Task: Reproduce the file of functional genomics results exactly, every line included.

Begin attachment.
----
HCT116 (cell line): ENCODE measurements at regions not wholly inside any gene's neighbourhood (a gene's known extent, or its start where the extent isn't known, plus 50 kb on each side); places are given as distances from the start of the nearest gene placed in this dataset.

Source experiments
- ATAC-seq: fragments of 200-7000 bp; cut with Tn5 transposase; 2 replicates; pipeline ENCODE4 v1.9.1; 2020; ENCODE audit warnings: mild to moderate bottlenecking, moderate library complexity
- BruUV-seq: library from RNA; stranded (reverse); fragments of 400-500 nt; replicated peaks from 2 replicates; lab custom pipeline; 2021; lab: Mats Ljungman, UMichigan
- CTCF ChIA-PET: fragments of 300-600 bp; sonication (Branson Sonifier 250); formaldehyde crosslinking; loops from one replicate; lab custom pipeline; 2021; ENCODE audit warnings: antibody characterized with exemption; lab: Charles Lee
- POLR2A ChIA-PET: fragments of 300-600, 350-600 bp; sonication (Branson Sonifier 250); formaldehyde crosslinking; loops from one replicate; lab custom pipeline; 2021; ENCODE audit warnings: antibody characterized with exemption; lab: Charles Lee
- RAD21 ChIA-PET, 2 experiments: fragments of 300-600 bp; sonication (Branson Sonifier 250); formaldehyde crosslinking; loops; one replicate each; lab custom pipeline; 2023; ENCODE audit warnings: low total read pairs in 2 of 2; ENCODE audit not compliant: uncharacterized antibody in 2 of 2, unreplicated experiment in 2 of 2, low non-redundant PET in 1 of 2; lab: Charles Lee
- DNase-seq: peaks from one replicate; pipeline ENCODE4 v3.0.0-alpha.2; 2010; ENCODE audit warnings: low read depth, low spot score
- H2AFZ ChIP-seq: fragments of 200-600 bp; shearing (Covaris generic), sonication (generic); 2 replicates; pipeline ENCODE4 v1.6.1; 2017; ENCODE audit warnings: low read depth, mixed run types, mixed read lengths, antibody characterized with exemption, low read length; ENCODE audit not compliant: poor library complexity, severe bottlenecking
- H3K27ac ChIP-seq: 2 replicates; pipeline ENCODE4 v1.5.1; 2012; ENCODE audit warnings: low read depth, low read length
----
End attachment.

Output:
HCT116 (cell line): ENCODE measurements at regions not wholly inside any gene's neighbourhood (a gene's known extent, or its start where the extent isn't known, plus 50 kb on each side); places are given as distances from the start of the nearest gene placed in this dataset.

Source experiments
- ATAC-seq: fragments of 200-7000 bp; cut with Tn5 transposase; 2 replicates; pipeline ENCODE4 v1.9.1; 2020; ENCODE audit warnings: mild to moderate bottlenecking, moderate library complexity
- BruUV-seq: library from RNA; stranded (reverse); fragments of 400-500 nt; replicated peaks from 2 replicates; lab custom pipeline; 2021; lab: Mats Ljungman, UMichigan
- CTCF ChIA-PET: fragments of 300-600 bp; sonication (Branson Sonifier 250); formaldehyde crosslinking; loops from one replicate; lab custom pipeline; 2021; ENCODE audit warnings: antibody characterized with exemption; lab: Charles Lee
- POLR2A ChIA-PET: fragments of 300-600, 350-600 bp; sonication (Branson Sonifier 250); formaldehyde crosslinking; loops from one replicate; lab custom pipeline; 2021; ENCODE audit warnings: antibody characterized with exemption; lab: Charles Lee
- RAD21 ChIA-PET, 2 experiments: fragments of 300-600 bp; sonication (Branson Sonifier 250); formaldehyde crosslinking; loops; one replicate each; lab custom pipeline; 2023; ENCODE audit warnings: low total read pairs in 2 of 2; ENCODE audit not compliant: uncharacterized antibody in 2 of 2, unreplicated experiment in 2 of 2, low non-redundant PET in 1 of 2; lab: Charles Lee
- DNase-seq: peaks from one replicate; pipeline ENCODE4 v3.0.0-alpha.2; 2010; ENCODE audit warnings: low read depth, low spot score
- H2AFZ ChIP-seq: fragments of 200-600 bp; shearing (Covaris generic), sonication (generic); 2 replicates; pipeline ENCODE4 v1.6.1; 2017; ENCODE audit warnings: low read depth, mixed run types, mixed read lengths, antibody characterized with exemption, low read length; ENCODE audit not compliant: poor library complexity, severe bottlenecking
- H3K27ac ChIP-seq: 2 replicates; pipeline ENCODE4 v1.5.1; 2012; ENCODE audit warnings: low read depth, low read length